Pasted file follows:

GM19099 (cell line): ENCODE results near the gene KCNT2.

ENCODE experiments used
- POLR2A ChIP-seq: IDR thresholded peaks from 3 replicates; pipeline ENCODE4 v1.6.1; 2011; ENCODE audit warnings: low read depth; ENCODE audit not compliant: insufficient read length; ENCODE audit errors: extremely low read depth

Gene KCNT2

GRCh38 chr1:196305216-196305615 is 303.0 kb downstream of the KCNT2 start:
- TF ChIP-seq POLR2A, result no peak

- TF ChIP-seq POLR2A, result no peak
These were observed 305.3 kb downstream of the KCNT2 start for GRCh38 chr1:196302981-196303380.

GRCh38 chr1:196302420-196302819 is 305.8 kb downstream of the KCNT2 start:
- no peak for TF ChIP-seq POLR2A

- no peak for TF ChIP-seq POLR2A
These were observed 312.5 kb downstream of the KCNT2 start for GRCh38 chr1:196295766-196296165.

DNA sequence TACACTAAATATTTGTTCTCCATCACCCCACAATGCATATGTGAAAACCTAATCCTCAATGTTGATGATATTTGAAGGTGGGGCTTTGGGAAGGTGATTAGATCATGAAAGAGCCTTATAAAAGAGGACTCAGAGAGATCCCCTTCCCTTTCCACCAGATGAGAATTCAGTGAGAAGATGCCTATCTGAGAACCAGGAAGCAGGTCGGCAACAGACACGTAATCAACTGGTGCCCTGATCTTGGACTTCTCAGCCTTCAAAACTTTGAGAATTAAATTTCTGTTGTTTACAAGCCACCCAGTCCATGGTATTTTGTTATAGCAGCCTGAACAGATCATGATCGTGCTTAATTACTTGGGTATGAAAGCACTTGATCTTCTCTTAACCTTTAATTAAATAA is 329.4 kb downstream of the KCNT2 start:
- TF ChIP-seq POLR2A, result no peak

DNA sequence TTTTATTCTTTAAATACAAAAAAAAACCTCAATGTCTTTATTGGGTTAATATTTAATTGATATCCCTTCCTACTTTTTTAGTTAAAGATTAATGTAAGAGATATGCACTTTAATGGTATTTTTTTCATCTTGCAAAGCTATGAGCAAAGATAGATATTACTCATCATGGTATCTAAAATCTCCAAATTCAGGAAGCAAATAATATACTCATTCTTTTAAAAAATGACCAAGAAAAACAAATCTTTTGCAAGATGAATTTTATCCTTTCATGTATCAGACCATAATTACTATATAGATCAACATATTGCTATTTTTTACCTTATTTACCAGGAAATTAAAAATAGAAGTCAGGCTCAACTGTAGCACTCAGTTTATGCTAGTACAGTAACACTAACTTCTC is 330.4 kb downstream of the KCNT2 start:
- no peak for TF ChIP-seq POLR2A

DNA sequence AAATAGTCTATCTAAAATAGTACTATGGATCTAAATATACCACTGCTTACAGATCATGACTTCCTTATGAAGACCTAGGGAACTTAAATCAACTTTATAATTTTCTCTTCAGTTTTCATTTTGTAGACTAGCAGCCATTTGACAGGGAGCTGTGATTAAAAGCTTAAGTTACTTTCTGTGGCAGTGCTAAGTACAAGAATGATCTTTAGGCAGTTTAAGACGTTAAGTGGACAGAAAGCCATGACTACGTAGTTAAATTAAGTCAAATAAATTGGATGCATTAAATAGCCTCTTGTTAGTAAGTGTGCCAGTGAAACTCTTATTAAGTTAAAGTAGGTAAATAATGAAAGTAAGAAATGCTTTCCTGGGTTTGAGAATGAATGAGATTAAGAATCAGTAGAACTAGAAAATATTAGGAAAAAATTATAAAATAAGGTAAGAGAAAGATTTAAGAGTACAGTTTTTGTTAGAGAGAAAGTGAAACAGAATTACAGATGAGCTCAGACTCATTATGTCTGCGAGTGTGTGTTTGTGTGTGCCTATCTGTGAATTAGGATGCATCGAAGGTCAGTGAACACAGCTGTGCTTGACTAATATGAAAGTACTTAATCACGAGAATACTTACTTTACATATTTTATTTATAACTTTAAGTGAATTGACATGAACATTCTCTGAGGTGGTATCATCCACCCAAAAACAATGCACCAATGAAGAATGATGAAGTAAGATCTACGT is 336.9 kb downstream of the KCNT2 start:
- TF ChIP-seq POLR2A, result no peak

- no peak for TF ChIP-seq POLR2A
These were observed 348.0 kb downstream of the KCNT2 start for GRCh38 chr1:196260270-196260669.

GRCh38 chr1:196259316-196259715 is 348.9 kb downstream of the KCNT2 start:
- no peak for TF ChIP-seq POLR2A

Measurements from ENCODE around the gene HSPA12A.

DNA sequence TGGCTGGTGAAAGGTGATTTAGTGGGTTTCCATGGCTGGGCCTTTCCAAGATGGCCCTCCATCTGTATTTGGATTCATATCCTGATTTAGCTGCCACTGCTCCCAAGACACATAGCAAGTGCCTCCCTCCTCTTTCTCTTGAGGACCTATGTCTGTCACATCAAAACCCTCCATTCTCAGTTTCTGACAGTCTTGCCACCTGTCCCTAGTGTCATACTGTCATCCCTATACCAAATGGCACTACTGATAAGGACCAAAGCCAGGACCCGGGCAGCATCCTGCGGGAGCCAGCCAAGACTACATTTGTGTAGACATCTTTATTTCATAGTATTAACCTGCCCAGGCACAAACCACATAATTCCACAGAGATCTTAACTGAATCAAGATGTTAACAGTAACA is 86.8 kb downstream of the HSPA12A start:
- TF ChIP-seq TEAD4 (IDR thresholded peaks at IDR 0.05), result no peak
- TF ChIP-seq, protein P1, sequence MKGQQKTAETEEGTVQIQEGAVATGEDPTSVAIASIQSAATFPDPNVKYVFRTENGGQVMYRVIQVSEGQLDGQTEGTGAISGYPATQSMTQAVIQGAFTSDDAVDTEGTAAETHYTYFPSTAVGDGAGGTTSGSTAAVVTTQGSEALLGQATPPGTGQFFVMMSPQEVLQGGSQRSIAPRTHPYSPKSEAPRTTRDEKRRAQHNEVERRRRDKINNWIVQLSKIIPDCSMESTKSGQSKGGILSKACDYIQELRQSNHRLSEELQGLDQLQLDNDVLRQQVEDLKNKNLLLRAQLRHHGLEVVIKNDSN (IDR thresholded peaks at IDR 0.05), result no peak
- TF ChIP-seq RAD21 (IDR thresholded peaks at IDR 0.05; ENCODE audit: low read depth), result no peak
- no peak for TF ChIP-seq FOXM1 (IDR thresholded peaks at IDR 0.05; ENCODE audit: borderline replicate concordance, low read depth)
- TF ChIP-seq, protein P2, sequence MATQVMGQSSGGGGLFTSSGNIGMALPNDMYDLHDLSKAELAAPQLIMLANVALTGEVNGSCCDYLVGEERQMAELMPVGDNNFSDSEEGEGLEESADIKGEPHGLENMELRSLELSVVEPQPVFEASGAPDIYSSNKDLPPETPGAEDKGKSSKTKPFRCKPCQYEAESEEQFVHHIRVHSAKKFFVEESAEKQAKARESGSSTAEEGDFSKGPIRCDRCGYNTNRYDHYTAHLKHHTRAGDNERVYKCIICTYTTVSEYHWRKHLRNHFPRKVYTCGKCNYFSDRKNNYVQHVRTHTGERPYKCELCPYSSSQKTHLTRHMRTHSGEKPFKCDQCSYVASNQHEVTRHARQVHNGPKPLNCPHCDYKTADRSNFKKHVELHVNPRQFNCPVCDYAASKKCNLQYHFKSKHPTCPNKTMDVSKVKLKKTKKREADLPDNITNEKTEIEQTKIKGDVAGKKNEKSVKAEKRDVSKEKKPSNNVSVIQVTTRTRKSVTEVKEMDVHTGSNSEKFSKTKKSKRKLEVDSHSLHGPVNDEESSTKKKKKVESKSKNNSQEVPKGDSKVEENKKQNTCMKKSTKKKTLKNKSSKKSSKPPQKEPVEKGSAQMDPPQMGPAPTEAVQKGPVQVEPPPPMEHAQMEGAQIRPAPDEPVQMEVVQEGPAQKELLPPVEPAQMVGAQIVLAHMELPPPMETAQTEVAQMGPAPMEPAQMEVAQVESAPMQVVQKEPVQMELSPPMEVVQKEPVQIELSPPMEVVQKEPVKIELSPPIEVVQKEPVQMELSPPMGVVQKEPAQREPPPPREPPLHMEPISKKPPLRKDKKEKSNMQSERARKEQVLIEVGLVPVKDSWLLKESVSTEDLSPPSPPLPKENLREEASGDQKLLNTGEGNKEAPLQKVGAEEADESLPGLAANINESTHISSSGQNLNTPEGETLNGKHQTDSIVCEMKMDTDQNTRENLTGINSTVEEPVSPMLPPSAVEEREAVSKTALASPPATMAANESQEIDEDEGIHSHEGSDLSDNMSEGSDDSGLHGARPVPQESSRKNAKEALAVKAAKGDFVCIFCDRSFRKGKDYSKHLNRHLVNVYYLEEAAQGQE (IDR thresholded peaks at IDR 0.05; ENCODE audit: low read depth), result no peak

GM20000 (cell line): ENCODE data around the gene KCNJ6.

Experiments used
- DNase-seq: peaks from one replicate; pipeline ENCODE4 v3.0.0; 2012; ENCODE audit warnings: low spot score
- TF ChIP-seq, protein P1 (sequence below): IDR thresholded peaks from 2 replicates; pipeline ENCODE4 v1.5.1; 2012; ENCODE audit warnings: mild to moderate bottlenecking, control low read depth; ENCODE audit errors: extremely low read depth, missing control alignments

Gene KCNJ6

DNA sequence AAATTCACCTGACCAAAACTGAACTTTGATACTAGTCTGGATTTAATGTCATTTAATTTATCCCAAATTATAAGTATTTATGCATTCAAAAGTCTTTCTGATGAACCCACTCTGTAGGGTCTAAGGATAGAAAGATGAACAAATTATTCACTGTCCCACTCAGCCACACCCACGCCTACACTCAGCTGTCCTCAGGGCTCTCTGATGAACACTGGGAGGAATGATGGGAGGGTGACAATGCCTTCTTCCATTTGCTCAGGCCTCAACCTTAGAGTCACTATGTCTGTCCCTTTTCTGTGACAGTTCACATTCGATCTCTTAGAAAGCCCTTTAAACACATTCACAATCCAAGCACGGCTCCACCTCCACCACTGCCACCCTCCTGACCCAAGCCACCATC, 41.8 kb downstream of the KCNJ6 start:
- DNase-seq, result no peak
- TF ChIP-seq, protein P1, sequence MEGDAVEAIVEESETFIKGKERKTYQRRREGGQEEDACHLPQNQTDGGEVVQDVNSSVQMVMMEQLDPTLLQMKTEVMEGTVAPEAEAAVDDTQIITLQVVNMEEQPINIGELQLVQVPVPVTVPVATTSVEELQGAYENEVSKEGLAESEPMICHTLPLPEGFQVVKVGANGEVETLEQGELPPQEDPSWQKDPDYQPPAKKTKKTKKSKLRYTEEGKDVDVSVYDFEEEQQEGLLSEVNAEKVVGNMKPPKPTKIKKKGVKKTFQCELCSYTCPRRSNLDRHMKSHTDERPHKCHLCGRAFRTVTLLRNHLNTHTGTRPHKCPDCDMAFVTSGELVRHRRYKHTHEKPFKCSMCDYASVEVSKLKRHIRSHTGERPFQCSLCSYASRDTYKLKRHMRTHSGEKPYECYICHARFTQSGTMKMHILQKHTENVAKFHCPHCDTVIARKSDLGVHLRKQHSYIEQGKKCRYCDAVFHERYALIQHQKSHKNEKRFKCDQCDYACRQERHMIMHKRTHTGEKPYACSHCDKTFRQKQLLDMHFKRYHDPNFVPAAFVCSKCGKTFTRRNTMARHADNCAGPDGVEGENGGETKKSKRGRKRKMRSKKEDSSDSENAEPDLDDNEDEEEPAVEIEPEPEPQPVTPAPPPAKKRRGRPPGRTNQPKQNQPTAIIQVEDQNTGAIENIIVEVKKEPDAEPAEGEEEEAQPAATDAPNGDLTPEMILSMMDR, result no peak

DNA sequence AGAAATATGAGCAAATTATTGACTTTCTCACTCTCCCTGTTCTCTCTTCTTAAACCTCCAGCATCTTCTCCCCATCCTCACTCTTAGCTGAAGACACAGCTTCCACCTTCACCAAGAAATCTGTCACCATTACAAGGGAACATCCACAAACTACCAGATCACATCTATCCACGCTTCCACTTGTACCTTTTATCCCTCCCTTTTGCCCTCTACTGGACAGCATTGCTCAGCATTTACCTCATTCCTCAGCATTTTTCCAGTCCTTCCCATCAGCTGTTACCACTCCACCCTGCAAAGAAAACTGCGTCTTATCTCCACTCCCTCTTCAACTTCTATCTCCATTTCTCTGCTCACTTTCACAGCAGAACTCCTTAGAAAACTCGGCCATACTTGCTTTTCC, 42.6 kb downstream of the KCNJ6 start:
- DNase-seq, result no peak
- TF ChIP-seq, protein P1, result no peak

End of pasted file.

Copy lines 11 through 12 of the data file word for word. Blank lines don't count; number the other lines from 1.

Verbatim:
- no peak for TF ChIP-seq POLR2A
These were observed 312.5 kb downstream of the KCNT2 start for GRCh38 chr1:196295766-196296165.